Skip to main content
×
×
Home
The Cambridge Companion to Gothic Fiction
  • Get access
    Check if you have access via personal or institutional login
  • Cited by 21
  • Cited by
    This book has been cited by the following publications. This list is generated based on data provided by CrossRef.

    Daly, Sathyabhama 2018. Gothic Spaces and the Tropical City: reading The Crocodile Fury, Haunting the Tiger, Life’s Mysteries. eTropic: electronic journal of studies in the tropics, Vol. 17, Issue. 2,

    West, Mark 2018. Apocalypse Without Revelation?: Shakespeare, Salvagepunk and Station Eleven. Open Library of Humanities, Vol. 4, Issue. 1,

    Roberts, Adam 2018. Publishing the Science Fiction Canon.

    Balmain, Colette 2017. East Asian Gothic: a definition. Palgrave Communications, Vol. 3, Issue. 1,

    Dokou, Christina 2017. ‘Un(th)inkable tales: unimaginable folklore horror in Emily Carroll’s Through the Woods’. Journal of Graphic Novels and Comics, p. 1.

    Kwong, Lucas 2016. DRACULA’S APOLOGETICS OF PROGRESS. Victorian Literature and Culture, Vol. 44, Issue. 01, p. 111.

    Herren, Chris 2016. Un-Democratic Acts. p. 51.

    2014. Romanticism. p. 84.

    Davis, Emily S. 2013. Rethinking the Romance Genre. p. 103.

    Oloff, Kerstin 2012. ‘Greening’ The Zombie: Caribbean Gothic, World-Ecology, and Socio-Ecological Degradation. Green Letters, Vol. 16, Issue. 1, p. 31.

    Horner, Avril and Zlosnik, Sue 2012. A New Companion to the Gothic. p. 321.

    Cousins, Helen 2012. Helen Oyeyemi and the Yoruba gothic: White is for Witching. The Journal of Commonwealth Literature, Vol. 47, Issue. 1, p. 47.

    Hogle, Jerrold E. 2012. The Encyclopedia of the Gothic.

    Buikema, R.L. and Wesseling, E. 2011. Contesting consensus culture: The case of Dutch Gothic. Journal of European Studies, Vol. 41, Issue. 2, p. 123.

    Aaron, Jane 2010. Twentieth-Century and Contemporary Welsh Gothic Fiction. Literature Compass, Vol. 7, Issue. 4, p. 281.

    Briefel, Aviva 2007. The Victorian Literature of Fear. Literature Compass, Vol. 0, Issue. 0, p. 070123035030001.

    Nicol, Bran 2007. Iris Murdoch. p. 100.

    Burdorf, Dieter Fasbender, Christoph and Moennighoff, Burkhard 2007. Metzler Lexikon Literatur. p. 260.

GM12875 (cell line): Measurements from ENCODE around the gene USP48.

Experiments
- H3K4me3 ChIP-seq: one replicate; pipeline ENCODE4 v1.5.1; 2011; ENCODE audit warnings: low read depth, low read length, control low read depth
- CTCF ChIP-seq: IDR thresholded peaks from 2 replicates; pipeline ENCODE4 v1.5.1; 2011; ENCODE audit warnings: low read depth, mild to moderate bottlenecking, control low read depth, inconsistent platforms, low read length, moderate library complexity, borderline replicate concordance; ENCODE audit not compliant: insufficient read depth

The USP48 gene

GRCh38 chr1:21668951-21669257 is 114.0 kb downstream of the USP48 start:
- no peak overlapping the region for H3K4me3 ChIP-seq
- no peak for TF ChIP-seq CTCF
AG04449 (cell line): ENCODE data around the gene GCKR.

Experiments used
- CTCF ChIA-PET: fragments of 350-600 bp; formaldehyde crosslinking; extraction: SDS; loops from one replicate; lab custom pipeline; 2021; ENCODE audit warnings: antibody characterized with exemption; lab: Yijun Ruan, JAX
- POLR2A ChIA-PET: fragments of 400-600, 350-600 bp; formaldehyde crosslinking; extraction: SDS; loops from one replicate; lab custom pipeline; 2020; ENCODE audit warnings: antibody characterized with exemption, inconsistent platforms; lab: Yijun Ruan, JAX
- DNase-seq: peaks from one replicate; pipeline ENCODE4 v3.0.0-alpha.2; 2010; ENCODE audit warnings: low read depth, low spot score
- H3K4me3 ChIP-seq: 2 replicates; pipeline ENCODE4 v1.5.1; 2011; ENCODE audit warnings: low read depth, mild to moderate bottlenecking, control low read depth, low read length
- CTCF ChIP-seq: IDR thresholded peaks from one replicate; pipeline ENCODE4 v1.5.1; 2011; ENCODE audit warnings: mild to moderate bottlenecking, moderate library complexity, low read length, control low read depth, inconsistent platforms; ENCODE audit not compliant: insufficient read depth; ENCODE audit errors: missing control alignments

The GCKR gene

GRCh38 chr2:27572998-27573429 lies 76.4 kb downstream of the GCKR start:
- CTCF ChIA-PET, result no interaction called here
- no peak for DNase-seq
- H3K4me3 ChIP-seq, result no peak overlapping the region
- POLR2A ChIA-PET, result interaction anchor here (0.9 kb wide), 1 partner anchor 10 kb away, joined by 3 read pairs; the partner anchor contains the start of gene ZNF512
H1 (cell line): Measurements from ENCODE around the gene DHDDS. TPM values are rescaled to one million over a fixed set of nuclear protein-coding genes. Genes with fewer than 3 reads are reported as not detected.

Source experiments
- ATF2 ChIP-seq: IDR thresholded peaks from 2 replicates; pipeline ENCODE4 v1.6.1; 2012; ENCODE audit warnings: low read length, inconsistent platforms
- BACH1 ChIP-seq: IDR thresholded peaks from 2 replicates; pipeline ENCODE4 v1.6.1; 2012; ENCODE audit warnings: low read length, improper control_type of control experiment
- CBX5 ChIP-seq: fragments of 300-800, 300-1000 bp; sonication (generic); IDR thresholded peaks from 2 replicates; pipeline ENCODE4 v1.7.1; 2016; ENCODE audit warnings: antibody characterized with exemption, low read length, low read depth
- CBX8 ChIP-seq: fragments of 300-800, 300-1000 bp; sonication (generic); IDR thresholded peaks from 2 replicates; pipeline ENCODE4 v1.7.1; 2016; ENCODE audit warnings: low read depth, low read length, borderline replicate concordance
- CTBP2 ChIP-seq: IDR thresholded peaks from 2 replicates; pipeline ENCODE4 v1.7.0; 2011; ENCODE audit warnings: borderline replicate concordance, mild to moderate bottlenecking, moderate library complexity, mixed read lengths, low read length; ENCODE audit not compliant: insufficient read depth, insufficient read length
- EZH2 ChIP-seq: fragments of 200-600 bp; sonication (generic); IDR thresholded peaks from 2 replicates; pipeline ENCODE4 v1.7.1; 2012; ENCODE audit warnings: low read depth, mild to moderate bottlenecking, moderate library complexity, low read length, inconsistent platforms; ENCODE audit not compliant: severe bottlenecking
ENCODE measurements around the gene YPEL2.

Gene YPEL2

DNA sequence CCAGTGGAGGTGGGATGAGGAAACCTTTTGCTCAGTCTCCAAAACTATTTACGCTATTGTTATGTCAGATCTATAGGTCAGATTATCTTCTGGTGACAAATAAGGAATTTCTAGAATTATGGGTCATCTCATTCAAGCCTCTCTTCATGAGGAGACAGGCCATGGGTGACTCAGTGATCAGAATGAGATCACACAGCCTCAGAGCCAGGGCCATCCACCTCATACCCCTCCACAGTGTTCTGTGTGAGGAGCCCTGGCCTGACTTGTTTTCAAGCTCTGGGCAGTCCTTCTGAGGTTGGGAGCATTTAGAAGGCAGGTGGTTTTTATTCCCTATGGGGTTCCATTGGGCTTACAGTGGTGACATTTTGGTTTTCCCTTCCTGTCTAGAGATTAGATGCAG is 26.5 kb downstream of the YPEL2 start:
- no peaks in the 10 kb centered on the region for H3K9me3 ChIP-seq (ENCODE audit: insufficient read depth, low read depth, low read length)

Heiland, Donna 2007. Gothic and the Generation of Ideas. Literature Compass, Vol. 4, Issue. 1,

    Shear, Jack 2006. Haunted house, haunted nation:Triomfand the South African postcolonial gothic. Journal of Literary Studies, Vol. 22, Issue. 1-2, p. 70.

    ×

Book description

Gothic as a form of fiction-making has played a major role in Western culture since the late eighteenth century. In this volume, fourteen world-class experts on the Gothic provide thorough and revealing accounts of this haunting-to-horrifying type of fiction from the 1760s (the decade of The Castle of Otranto, the first so-called 'Gothic story') to the end of the twentieth century (an era haunted by filmed and computerized Gothic simulations). Along the way, these essays explore the connections of Gothic fictions to political and industrial revolutions, the realistic novel, the theatre, Romantic and post-Romantic poetry, nationalism and racism from Europe to America, colonized and post-colonial populations, the rise of film and other visual technologies, the struggles between 'high' and 'popular' culture, changing psychological attitudes towards human identity, gender and sexuality, and the obscure lines between life and death, sanity and madness. The volume also includes a chronology and guides to further reading.

Reviews

'… if you want to brush up on your origins and expand your literary knowledge or just want something new to think about [this is] a good place to start.'

Source: Bite Me

Refine List
Actions for selected content:
Select all | Deselect all
  • View selected items
  • Export citations
  • Download PDF (zip)
  • Send to Kindle
  • Send to Dropbox
  • Send to Google Drive
  • Send content to

    To send content items to your account, please confirm that you agree to abide by our usage policies. If this is the first time you use this feature, you will be asked to authorise Cambridge Core to connect with your account. Find out more about sending content to .

    To send content items to your Kindle, first ensure no-reply@cambridge.org is added to your Approved Personal Document E-mail List under your Personal Document Settings on the Manage Your Content and Devices page of your Amazon account. Then enter the ‘name’ part of your Kindle email address below. Find out more about sending to your Kindle.

    Note you can select to send to either the @free.kindle.com or @kindle.com variations. ‘@free.kindle.com’ emails are free but can only be sent to your device when it is connected to wi-fi. ‘@kindle.com’ emails can be delivered even when you are not connected to wi-fi, but note that service fees apply.

    Find out more about the Kindle Personal Document Service.

    Please be advised that item(s) you selected are not available.
    You are about to send
    ×

Save Search

You can save your searches here and later view and run them again in "My saved searches".

Please provide a title, maximum of 40 characters.
×

Metrics

Altmetric attention score

Full text views

Total number of HTML views: 0
Total number of PDF views: 0 *
Loading metrics...

Book summary page views

Total views: 0 *
Loading metrics...

* Views captured on Cambridge Core between #date#. This data will be updated every 24 hours.

Usage data cannot currently be displayed